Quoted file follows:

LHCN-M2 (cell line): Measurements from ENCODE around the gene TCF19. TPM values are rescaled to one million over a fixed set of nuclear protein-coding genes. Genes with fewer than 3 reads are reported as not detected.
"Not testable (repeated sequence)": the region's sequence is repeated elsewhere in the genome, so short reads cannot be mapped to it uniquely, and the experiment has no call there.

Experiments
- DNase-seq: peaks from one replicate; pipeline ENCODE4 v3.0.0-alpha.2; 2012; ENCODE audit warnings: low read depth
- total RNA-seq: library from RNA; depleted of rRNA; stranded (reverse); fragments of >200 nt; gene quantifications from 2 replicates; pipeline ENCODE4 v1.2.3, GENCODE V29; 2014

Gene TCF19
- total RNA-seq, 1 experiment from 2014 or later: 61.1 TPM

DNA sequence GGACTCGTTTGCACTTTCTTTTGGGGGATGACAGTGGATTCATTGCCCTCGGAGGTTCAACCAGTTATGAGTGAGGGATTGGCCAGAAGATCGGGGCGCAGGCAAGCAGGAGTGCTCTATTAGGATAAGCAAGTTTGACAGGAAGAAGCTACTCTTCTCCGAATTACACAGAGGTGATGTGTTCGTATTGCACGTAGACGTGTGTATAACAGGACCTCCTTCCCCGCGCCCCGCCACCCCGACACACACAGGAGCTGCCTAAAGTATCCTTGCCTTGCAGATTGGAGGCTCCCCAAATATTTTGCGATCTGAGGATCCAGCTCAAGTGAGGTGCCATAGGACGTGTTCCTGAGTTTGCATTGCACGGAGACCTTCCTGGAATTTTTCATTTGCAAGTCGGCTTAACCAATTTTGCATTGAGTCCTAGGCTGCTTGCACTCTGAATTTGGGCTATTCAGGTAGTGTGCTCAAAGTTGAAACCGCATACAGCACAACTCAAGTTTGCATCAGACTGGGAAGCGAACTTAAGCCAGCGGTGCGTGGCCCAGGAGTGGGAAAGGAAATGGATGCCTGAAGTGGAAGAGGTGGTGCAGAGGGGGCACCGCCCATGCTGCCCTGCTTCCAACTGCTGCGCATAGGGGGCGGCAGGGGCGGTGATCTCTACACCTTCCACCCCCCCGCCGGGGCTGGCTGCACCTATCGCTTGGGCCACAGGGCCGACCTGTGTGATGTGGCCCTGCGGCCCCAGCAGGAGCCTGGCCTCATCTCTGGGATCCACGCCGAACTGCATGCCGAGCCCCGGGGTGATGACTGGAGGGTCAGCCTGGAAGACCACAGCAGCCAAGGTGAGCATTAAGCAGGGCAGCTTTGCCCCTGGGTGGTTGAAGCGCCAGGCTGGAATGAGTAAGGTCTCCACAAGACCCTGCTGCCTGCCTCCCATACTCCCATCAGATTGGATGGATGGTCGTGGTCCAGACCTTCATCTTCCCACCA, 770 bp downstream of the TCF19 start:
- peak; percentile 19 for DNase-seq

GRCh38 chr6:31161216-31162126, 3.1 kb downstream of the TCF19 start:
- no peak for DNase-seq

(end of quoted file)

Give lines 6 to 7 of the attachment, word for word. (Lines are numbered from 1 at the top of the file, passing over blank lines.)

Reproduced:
Gene TCF19
- total RNA-seq, 1 experiment from 2014 or later: 61.1 TPM